Birmingham of Russia, Tula, south of Moscow.

Birmingham Poet (The), John Freeth, the wit, poet, and publican, who wrote his own songs, set them to music, and sang them (1730–1808).

Birnam Wood. Macbeth said he was told—

… “Fear not, till Birnam wood
Do come to Dunsinane;” and now a wood
Comes towards Dunsinane.
   —Shakespeare: Macbeth, act v. sc. 5.

This has been often repeated in history, as by Alexander, the Spanish mutineers, Hassan, and others.

When Al exander marched against Darius, he commanded his soldiers “ut inciderent ramos arborum … easque inferent equorum pedibus … quos videntes Perses ab excelsis montibus stupebant.’—Historia Alexandri Magni (1490).

At the siege of Antwerp, 1576, the Spanish mutineers wore green branches when they came from Alost, and looked like a moving wood approaching the citadel.—Motley : The Dutch Republic, iv. 5.

For Hassan’s incident, see Notes and Queries (March 13, 1880).

BIRON, a merry mad-cap young lord, in attendance on Ferdinand king of Navarre. Biron promised to spend three years with the king in study, during which time no woman was to approach his court; but no sooner has he signed the compact than he falls in love with Rosaline. Rosaline defers his suit for twelve months and a day, saying, “If you my favour mean to get, for twelve months seek the weary beds of people sick.”

A merrier man,
Within the limit of becoming mirth,
I never spent an hour’s talk withal.
His eye begets occasion for his wit :
For every object that the one doth catch,
The other turns to a mirth-moving jest;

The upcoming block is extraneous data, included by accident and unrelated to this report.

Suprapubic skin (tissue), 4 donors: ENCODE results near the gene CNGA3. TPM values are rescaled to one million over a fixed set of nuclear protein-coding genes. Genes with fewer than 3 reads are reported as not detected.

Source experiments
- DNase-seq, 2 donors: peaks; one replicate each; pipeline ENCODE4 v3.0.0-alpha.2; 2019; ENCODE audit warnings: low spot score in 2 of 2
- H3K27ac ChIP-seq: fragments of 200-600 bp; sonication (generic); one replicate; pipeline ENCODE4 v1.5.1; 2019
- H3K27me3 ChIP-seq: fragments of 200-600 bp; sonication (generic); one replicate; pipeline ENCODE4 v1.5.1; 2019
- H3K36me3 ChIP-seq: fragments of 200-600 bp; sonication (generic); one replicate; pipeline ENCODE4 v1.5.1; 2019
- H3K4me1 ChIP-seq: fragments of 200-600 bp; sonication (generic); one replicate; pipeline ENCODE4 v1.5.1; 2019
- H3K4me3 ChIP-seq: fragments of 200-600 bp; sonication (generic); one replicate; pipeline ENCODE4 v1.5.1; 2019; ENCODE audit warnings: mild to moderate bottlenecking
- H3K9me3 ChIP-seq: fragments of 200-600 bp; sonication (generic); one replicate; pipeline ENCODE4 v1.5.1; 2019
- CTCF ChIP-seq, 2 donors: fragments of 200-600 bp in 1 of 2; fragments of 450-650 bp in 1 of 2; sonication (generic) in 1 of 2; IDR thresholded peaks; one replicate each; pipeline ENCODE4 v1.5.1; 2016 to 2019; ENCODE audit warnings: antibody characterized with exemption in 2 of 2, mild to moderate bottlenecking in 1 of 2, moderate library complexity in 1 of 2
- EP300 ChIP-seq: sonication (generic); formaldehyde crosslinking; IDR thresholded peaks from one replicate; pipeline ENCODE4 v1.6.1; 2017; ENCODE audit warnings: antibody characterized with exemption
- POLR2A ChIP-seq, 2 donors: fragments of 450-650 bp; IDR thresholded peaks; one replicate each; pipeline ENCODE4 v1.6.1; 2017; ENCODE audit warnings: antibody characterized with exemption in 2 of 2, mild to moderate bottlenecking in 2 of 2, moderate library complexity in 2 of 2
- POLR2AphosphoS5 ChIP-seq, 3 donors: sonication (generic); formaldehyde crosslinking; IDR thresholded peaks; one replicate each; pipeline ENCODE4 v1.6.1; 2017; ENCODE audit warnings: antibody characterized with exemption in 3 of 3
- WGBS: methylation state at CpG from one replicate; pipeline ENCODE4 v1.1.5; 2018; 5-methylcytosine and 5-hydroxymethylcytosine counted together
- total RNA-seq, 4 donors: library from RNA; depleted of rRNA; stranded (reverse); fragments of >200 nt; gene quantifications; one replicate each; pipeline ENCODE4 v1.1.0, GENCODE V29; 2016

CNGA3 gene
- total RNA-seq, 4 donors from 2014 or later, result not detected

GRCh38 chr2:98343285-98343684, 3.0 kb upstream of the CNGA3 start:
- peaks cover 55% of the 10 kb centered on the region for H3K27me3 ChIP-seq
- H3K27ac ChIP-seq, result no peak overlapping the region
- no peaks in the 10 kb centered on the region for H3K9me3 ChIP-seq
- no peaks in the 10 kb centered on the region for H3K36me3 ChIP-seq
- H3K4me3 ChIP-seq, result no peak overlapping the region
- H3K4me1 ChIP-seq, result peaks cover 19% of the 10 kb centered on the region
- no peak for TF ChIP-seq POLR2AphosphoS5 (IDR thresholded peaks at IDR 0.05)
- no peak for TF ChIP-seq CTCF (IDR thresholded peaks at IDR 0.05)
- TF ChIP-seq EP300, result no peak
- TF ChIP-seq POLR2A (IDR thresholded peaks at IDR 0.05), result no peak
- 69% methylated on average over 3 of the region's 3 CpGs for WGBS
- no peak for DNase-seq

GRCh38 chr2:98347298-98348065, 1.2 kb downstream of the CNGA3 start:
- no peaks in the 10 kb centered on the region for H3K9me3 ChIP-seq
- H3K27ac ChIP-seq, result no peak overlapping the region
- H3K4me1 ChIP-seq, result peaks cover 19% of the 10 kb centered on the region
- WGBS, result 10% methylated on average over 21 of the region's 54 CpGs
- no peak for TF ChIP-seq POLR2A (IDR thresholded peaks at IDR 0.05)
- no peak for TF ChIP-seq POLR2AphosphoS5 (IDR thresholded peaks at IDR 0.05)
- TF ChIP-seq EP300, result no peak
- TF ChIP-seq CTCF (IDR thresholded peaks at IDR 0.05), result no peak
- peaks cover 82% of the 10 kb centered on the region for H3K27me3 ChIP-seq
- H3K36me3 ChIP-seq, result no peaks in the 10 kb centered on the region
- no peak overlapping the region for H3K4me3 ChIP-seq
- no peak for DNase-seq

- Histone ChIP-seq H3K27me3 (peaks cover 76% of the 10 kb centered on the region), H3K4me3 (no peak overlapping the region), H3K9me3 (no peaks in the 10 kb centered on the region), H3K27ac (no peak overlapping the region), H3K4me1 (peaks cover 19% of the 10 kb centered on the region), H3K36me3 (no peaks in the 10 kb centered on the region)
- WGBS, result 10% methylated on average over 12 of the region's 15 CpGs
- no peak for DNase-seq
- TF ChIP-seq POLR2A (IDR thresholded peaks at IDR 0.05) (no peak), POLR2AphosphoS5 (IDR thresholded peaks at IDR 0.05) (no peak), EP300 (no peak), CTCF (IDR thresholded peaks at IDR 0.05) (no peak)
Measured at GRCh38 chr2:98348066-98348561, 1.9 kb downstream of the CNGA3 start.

Which his fair tongue (conceit’s expositor)
Delivers in such apt and gracious words,
That aged ears play truant at his tales,
And younger hearings are quite ravished.
   —Shakespeare: Love’s Labour’s Lost, act ii. sc. 1(1594)

Biron (Charles de Gontaut duc de), greatly beloved by Henri IV. of France. He won immortal laurels at the battles of Arques and Ivry, and at the sieges of Paris and Rouen. The king loaded him with honours: he was admiral of France, marshal, governor of Bourgoyne, duke and peer of France. This too-much honour made him forget himself, and he entered into a league with Spain and Savoy against his country. The plot was discovered by Lafin; and although Henri wished to pardon him, he was executed (1602, aged 40). George Chapman has made him the subject of two tragedies, entitled Biron’s Conspiracy and Biron’s Tragedy (1557–1634).

Biron, eldest son of count Baldwin, who disinherited him for marrying Isabella, a nun. (For the rest of the tale, see Isabella.)—Southern : Isabella, or the Fatal Marriage.

During the absence of the elder Macready, his son took the part of “Biron” in Isabella. The father was shocked, because he desired his son for the Church; but Mrs.Siddons remarked to him, “In the Church your son will live and die a curate on £50 a year, but if successful, the stage will bring him in a thousand.”—Donaldson: Recollections.

Biron (Harriet), the object of sir Charles Grandison’s affections.

One would prefer Dulcinea del Toboso to Miss Biron as soon as Grandison becomes acquainted with the amiable, delicate, virtuous, unfortunate Clementina.—Epilogue of the Editor on the Story of Habib and Dorathilgoase.

Birth. It was lord Thurlow who called high birth “the accident of an accident.”

  By PanEris using Melati.

Previous chapter/page Back Home Email this Search Discuss Bookmark Next chapter/page
Copyright: All texts on Bibliomania are © Ltd, and may not be reproduced in any form without our written permission.
See our FAQ for more details.